Current medical practice often tries to use an infectious disease approach to age-related diseases; in other words, it treats symptoms rather than causes. Why has medicine been slow to embrace the concept of treating age-related diseases by treating the aging processes directly?

Aging is often not a very well-taught subject at medical school. In medicine, most emphasis is put on treating aging symptoms and not on addressing the underlying cause, namely aging itself. Many MDs still think that aging is mainly caused by free radicals and DNA damage. Also, in medicine, aging is often considered to be a natural process, so there is no imperative to treat it. While most MDs consider aging to be a natural process, many aging researchers consider aging to be a 100 percent heritable, 100 percent fatal multisystemic disease caused by evolutionary negligence. In medicine, aging of individual organs is called a disease: aging of the heart is called heart disease and aging of the brain is called Alzheimer’s disease, but aging of the whole body is not considered a disease. It would be much more interesting for medical students to approach diseases from an aging viewpoint and to also deepen their understanding of diseases. Take, for example, heart disease: many MDs will say that it’s not really caused by aging, but brought about by white blood cells that accumulate in the blood vessel wall. However, if you look deeper, you see that that this happens because of typical aging processes, like lysosomal dysfunction in the white blood cells,  making them stack up oxidized cholesterol and accumulate in the blood vessel walls, telomere attrition of the endothelial cells in the blood vessel wall so the endothelial cells let through more white blood cells, senescence and epigenetic changes in the stem cells in the blood vessel walls, and so on. We urgently need to train MDs more about aging, the process that causes most of the diseases that they will treat on an everyday basis.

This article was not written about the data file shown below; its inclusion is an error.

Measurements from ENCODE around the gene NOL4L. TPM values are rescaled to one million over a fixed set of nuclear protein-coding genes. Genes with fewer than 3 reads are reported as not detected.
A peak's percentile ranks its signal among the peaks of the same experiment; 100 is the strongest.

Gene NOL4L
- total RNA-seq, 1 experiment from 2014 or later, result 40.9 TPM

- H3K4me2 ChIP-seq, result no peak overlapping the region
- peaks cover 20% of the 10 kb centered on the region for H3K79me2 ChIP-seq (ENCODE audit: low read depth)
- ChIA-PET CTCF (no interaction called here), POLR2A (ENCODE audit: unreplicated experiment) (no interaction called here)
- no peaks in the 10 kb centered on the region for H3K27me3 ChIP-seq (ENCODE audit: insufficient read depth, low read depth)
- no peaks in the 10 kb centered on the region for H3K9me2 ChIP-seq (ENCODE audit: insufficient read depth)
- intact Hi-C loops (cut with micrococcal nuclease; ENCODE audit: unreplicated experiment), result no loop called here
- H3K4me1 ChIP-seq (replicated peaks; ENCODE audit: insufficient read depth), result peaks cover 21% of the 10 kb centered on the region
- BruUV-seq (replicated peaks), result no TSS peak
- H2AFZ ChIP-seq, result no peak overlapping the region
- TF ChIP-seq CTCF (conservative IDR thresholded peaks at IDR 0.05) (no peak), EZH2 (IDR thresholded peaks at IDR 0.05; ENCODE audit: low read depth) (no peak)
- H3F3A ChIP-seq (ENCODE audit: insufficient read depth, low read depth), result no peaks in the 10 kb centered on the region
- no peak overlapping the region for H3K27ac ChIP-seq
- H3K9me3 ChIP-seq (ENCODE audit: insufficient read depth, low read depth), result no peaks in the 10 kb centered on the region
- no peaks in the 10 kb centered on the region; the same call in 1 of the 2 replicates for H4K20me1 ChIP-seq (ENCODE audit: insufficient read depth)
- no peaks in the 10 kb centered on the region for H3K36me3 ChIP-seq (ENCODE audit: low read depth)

Why have many medical doctors not embraced the idea that aging can be addressed directly?

Sometimes, this is because they haven’t seen the recent studies that show that aging can be partially reversed, or it’s because they have not sufficiently been educated in aging and how it causes so many aging-related diseases. All too often, aging is considered as too complex a process to interfere with. However, you do not have to understand all the intricacies of aging to do something about it. For example, four simple Yamanaka factors, cyclically applied, can rejuvenate cells. We don’t have to exactly know all the specific aging pathways that are impacted by these Yamanaka factors. We just see that it works.